Brain imaging technologies are essential since they help one to understand the role and relationships between various parts of the brain. There are several brain imaging technologies such as computed tomography (CT), Functional Magnetic Resonance (FMR), Functional Magnetic Resonance Imaging (FMRI). Notably, CT is a brain imaging technology that uses E-rays to scan and acquire images from the brain.
This technology uses ionizing radiations to examine tissues that have got high atomic numbers than the adjacent tissues. MRI is a brain imaging technology that generally uses magnetic radiations to view the structure of the brain (Sartor & Haehnel, 2008). This technology helps in detecting and identifying certain anatomical changes such as trauma within the brain’s tissue. FMRI is a type of technology that acquires brain images by measuring the blood flow. It is a more advanced MR technology.
It is imperative to note that these technologies have similarities and differences. The contrast between CT and MRI is the technique involved in obtaining brain images. For instance, CT uses ionizing radiations while MRI uses non-ionizing radiations to acquire images from the brain tissue (Marie, 2011). In line with this, CT uses radiations from the E-rays while MRI uses magnetic radiations to acquire images.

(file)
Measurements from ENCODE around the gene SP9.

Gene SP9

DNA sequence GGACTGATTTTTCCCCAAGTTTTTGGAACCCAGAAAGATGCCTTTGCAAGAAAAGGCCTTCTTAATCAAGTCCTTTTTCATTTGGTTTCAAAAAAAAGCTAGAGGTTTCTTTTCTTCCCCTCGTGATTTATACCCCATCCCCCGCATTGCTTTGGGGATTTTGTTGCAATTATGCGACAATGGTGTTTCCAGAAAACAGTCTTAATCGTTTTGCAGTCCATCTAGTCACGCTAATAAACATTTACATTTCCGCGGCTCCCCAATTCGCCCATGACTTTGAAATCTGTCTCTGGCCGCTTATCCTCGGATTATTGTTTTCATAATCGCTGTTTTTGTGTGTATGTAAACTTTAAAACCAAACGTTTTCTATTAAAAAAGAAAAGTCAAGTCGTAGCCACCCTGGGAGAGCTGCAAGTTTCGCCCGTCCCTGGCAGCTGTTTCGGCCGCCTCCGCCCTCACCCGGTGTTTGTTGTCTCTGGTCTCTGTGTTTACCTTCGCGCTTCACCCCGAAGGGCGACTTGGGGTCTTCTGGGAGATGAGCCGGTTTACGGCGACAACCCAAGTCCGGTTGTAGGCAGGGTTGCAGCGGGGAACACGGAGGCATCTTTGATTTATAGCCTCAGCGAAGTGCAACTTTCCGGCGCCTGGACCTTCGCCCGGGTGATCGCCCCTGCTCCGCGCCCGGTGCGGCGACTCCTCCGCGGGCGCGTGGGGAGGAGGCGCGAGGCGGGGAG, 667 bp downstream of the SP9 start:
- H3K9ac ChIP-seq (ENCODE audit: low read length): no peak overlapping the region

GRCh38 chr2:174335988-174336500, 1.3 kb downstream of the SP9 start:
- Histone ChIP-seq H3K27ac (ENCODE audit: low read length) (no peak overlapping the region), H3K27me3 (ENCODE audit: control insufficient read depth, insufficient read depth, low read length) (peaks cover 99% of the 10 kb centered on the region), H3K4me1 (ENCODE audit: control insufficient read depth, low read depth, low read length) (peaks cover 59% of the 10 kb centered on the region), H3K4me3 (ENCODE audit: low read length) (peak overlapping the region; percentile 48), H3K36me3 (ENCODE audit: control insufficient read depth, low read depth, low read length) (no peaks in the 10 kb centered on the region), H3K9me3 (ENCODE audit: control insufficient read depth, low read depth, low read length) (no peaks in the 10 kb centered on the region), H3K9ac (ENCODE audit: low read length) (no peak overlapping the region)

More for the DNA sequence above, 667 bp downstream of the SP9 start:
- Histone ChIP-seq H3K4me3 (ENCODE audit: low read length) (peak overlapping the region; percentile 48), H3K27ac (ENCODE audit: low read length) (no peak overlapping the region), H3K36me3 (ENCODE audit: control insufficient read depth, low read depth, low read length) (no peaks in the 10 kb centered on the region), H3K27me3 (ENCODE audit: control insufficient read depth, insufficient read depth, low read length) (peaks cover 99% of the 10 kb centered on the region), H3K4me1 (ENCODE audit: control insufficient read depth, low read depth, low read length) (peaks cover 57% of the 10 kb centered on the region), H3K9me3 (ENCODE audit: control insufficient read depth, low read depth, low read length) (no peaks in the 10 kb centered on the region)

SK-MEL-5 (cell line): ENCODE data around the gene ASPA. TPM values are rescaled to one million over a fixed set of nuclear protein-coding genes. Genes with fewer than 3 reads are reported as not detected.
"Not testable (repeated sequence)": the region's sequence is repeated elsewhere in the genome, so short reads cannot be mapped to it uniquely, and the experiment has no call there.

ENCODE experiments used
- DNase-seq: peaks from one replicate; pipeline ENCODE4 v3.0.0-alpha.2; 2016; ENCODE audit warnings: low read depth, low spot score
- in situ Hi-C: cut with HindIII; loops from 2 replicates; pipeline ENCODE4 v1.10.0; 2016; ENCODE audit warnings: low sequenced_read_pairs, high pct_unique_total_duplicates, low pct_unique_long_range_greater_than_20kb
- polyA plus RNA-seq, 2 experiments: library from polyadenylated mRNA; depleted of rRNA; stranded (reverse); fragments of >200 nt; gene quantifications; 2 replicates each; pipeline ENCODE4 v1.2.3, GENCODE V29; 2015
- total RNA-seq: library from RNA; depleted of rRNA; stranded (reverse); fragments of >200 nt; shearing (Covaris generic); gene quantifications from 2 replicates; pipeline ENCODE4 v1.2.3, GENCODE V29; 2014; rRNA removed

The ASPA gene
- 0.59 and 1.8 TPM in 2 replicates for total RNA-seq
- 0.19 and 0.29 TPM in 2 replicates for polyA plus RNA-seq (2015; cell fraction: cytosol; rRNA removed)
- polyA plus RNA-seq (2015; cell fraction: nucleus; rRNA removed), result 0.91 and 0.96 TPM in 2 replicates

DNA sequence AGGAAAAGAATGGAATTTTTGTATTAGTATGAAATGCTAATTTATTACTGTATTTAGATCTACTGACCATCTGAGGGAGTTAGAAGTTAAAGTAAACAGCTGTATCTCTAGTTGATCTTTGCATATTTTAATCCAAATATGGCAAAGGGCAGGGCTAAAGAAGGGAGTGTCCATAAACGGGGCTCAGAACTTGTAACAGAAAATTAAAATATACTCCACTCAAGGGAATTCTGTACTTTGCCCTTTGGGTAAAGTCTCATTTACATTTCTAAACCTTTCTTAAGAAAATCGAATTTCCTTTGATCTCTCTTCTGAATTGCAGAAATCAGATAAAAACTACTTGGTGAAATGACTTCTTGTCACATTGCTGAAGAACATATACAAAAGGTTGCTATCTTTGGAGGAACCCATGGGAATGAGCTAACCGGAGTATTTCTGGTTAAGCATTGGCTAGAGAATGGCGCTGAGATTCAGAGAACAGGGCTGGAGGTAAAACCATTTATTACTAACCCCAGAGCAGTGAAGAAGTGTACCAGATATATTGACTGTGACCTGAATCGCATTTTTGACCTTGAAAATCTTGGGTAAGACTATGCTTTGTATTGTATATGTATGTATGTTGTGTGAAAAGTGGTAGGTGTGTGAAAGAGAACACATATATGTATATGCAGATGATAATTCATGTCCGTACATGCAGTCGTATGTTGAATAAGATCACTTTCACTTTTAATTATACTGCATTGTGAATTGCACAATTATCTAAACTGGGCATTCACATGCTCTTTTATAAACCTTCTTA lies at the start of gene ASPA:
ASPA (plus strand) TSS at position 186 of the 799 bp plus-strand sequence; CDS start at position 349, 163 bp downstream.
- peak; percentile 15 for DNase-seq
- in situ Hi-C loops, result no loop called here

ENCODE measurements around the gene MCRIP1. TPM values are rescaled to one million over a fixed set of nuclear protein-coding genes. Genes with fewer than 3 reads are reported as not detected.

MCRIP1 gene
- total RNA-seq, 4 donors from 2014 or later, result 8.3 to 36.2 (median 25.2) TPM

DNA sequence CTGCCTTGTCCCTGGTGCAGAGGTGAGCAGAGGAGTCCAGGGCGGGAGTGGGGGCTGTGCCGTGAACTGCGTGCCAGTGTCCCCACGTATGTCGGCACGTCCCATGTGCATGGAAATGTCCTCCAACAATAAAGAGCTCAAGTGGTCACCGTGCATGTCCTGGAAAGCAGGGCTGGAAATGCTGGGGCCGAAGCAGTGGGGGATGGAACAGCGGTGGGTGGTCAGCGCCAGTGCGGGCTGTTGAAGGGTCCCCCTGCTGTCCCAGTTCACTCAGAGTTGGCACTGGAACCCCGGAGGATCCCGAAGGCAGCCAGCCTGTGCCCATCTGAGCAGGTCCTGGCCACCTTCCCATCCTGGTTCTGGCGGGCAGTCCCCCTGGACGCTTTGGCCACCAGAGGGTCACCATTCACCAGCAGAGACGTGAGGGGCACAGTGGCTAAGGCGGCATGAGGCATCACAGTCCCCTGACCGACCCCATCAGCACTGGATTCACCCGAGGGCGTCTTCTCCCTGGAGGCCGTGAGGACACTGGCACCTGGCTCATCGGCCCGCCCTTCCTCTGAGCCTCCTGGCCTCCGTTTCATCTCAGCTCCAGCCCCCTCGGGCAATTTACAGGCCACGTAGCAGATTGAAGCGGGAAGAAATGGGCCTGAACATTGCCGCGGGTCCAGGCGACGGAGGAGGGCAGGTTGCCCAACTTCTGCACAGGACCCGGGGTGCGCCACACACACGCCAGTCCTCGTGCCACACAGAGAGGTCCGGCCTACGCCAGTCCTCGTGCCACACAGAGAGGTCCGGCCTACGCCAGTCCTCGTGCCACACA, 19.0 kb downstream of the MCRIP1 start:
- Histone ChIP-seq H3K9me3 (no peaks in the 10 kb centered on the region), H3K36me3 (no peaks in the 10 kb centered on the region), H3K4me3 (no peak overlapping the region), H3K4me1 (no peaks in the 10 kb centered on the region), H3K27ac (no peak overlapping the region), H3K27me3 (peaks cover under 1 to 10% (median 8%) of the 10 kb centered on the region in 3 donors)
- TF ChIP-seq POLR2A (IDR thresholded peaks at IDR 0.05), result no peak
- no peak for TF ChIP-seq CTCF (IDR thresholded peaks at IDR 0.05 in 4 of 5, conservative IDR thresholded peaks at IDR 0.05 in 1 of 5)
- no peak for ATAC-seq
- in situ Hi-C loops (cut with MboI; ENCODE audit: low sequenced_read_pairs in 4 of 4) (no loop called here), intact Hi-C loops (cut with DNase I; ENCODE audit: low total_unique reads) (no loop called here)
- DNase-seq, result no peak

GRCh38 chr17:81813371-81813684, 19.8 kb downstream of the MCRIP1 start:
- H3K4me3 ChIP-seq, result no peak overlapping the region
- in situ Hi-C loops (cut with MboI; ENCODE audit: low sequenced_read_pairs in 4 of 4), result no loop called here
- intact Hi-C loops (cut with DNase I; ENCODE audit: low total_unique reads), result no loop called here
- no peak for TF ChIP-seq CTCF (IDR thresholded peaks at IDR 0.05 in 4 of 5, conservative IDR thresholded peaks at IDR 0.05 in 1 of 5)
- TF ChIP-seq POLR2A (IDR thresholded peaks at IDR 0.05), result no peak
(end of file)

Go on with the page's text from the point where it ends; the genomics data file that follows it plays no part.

Moreover, CT is used to acquire images from hard tissues such as carbon and calcium-based flesh as opposed to MRI that is suited for soft tissues. Additionally, images derived through CT are generated from pure attenuation of X-ray (Sartor & Haehnel, 2008). Contrastingly, there are varieties of ways that can be used to generate images through MRI technology. Notably, MRI has a larger utility potential to correlate and identify structural changes in the brain than CT (Marie, 2011).
Nevertheless, there exist some similarities between CT and MRI technologies. For instance, they both generate multiple dimensional or tomographs (Sartor & Haehnel, 2008). In line with this, the technologies are able to produce two-dimensional cross-section and three-dimensional reconstructions within the brain tissues. Moreover, they can both be used to acquire images from the bones, fossils, and other soft tissues.
It is vital to observe that the only difference that exists between FMRI and MRI is that the former is a bit expensive and advanced than the latter. Moreover, FMRI is not used for diagnostic purposes since it is still in its infant stage of development (Marie, 2011). Notably, FMRI can only be used to perform an experiment in specific subjects. On the other hand, MRI has an advanced utility to acquire images and detect defects in the brain tissues (Sartor & Haehnel, 2008). Nonetheless, both technologies are applicable in acquiring brain images although their physics differ.
Marie, B. (2011). Cognitive Neuroscience (3rd ed.) Belmont: Wadsworth Publishing.
Sartor, K. & Haehnel, S. (2008). Brain Imaging. New York: Thieme Publishing, Inc.